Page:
The Jakarta Post
The old Javanese maxim alon-alon waton kelakon (slowly but surely) might best fit the digitalization and automation at least twotwo state-ow enterprises (SOEs) are implementing to boost efficiency and catch up with the evolving era of digital innovations.
Oil and gas holding company Pertamina started installing digital nozzles at 500 filling stations last August for real-time monitoring of their fuel supply. The company is now racing to complete installing 75,000 digital nozzles at 5,500 stations nationwide.
“Our timeline is to digitalize 1,000 stations by February, 3,000 by April and eventually fully digitalize our stations by June,” Pertamina president director Nicke Widyawati told an editors’ gathering on Thursday.
The move is intended to obtain more accurate and real-time data on market supply, so Pertamina can clamp down on leakage and inefficiency in a more timely manner.
Pertamina retail market director Mas’ud Khamid said it had teamed up with state telecommunication company Telkom to manage the digitalization project, including operations and maintenance.
“Pertamina will be paying around Rp 800 billion [US$56.8 million] a year to Telkom,” Mas’ud said. Telkom would receive Rp 15 from the proceeds of every liter of fuel that is recorded through the digital nozzles as the project fee.
The company expects to be able to take immediate measures to respond to market operations whenever it receives digital notification of a shortage.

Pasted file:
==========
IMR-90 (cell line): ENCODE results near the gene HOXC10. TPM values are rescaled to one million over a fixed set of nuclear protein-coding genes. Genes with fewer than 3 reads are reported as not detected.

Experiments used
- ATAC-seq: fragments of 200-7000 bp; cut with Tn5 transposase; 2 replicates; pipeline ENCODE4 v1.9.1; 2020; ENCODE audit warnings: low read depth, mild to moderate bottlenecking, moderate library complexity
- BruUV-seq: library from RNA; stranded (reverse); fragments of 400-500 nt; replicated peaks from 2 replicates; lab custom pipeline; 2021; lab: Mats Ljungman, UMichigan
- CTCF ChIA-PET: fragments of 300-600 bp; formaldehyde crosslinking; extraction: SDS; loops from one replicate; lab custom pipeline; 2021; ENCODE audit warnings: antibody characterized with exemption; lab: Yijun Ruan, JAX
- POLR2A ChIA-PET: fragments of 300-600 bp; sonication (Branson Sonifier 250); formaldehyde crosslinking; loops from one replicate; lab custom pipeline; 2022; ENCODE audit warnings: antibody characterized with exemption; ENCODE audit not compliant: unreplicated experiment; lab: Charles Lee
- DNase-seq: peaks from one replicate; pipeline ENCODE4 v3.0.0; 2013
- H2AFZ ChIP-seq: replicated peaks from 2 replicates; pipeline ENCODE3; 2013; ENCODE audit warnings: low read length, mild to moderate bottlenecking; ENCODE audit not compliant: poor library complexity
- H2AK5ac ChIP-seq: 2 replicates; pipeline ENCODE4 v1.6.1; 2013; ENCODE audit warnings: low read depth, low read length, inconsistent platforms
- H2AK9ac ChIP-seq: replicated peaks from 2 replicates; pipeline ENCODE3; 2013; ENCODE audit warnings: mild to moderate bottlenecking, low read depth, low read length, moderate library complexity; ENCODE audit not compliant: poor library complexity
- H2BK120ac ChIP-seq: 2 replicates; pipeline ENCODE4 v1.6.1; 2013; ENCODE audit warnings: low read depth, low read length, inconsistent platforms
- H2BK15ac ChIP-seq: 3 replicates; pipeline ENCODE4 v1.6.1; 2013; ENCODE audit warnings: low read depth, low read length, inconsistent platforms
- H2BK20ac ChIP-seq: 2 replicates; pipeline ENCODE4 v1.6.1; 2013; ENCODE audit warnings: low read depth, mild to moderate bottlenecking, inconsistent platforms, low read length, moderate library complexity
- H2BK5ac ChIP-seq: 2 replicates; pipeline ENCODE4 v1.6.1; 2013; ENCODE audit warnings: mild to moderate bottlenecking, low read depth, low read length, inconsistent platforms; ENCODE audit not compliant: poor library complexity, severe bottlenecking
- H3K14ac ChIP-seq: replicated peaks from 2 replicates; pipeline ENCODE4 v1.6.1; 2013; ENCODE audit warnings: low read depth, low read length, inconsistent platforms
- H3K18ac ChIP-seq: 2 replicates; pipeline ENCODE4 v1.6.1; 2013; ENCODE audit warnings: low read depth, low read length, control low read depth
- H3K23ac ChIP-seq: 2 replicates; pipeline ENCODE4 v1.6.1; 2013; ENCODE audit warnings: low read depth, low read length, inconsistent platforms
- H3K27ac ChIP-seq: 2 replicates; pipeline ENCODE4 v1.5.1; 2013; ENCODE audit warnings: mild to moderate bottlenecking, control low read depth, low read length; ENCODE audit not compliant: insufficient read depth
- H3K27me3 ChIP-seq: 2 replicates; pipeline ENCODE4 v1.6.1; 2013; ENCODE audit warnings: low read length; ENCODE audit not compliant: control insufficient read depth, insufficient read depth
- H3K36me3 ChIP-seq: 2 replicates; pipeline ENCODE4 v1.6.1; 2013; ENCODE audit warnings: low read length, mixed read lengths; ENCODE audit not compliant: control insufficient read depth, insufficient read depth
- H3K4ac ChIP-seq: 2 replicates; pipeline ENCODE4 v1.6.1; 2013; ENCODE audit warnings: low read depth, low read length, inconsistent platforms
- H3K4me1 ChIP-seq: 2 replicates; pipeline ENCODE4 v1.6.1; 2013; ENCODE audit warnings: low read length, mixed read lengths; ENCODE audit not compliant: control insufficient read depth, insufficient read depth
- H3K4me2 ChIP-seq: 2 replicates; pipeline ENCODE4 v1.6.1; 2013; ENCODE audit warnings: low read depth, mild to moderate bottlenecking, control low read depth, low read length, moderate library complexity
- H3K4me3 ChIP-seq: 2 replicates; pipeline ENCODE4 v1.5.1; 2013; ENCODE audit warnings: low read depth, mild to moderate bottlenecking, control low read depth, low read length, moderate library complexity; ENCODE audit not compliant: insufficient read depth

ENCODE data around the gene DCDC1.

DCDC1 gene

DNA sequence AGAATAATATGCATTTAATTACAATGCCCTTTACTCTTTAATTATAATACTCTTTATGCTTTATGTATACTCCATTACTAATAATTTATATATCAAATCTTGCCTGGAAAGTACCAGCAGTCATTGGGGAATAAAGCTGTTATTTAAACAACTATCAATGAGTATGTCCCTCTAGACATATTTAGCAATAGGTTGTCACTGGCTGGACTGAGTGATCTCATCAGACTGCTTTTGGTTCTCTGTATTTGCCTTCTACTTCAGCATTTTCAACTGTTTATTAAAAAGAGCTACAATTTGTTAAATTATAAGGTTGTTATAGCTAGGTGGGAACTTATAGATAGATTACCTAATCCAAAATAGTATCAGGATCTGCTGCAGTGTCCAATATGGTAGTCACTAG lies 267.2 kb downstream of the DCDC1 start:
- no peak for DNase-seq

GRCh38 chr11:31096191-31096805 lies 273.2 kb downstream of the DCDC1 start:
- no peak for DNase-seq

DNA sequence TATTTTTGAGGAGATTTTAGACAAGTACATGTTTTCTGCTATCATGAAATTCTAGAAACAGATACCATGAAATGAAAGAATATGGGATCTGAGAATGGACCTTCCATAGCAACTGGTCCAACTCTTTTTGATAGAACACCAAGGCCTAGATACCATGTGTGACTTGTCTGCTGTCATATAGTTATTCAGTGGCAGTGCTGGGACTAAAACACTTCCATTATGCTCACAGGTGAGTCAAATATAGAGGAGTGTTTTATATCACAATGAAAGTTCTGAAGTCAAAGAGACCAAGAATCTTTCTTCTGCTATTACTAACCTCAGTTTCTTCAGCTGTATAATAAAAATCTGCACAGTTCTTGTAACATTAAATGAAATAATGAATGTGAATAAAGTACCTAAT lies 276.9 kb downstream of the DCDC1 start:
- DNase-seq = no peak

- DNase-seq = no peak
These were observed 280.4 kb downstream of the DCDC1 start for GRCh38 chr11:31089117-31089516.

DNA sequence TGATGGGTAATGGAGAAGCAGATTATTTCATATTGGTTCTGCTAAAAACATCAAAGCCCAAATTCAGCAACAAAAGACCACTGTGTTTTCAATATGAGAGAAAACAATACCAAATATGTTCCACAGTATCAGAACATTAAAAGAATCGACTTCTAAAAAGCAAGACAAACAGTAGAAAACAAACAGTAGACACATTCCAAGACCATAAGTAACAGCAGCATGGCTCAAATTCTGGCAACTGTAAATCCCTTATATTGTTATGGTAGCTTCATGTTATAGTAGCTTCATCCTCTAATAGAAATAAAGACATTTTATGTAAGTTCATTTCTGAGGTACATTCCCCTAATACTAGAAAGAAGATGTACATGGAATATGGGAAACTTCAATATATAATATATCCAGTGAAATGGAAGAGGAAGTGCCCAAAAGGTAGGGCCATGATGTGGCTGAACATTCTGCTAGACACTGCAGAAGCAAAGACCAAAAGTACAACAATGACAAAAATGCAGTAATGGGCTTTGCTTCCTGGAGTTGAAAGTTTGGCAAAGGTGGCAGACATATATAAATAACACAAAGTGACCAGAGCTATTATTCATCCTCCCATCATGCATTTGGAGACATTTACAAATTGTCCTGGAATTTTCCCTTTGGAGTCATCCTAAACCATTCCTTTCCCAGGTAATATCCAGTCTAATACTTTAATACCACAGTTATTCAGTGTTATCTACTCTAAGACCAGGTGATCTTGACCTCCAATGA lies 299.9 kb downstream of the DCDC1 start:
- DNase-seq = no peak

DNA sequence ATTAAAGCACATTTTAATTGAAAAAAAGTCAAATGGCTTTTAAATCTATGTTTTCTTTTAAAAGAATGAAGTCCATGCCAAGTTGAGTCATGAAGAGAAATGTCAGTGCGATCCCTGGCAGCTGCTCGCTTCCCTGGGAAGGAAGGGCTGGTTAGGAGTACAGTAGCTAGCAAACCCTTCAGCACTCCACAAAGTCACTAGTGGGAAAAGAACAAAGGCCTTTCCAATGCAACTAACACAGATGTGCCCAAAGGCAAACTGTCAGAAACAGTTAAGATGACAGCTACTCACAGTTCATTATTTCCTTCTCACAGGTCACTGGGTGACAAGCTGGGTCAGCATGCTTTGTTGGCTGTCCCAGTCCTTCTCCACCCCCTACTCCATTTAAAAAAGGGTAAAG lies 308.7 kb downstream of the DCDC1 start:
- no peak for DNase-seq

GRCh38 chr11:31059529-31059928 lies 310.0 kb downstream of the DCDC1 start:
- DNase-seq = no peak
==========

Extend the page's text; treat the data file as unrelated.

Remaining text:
Fuel is among the key commodities that contribute to price hikes, which frequently spark protests. Violent protests led to the fall of president Suharto in 1998, after he raised fuel prices a maximum of 70 percent as a condition the International Monetary Fund's (IMF) mega bailout package.
Keeping fuel prices stable as mandated by the law remains a challenge for Pertamina, since domestic production is only 800,000 barrels per day, far short of the daily domestic consumption of around 1.4 million barrels. Fuel imports supply the rest.
Nicke asserted that using digital nozzles would allow the company to anticipate any changes in fuel consumption trends.
“With digitalization, we will be able to collect [big] data on our customers. Imagine the huge data we will collect in the future. We will better understand our customers’ needs, look into various trends and explore many opportunities based on this data,” he said.
Aside from Pertamina, port operator Pelabuhan Indonesia II (Pelindo II), or Indonesia Port Corporation II, has also been digitizing its operations gradually at some of its key ports to reduce costs and speed up services.
“We are introducing [partial] automation to our port operations. We expect [to be fully automated] by 2023,” said Pelindo II president director Elvyn G. Masassya.
Elvyn said that its largest port, the 17-terminal Tanjung Priok Port in North Jakarta, had digitalized most of its operations, including navigation, freight registration and parking.
Pelindo currently manages 12 ports across 10 provinces in the western part of the archipelago.
According to Elvyn, the port operator's efforts to optimize the use of information technology since 2017 had contributed to its Rp 2.43 trillion net profit in 2018, a 9.95 percent increase from Rp 2.21 trillion in 2017.
He attributed the increase to higher revenue and reduced costs, booking Rp 11.45 trillion in revenue in 2018, a 4.94 percent year-on-year increase from Rp 10.91 trillion.
The company had also reduced its cost-to-income ratio to 69.90 percent in 2018, a 0.93 percent decline from 70.15 percent in 2017.
"The lower cost-to-income ratio reflects our operations are more efficient today," he said.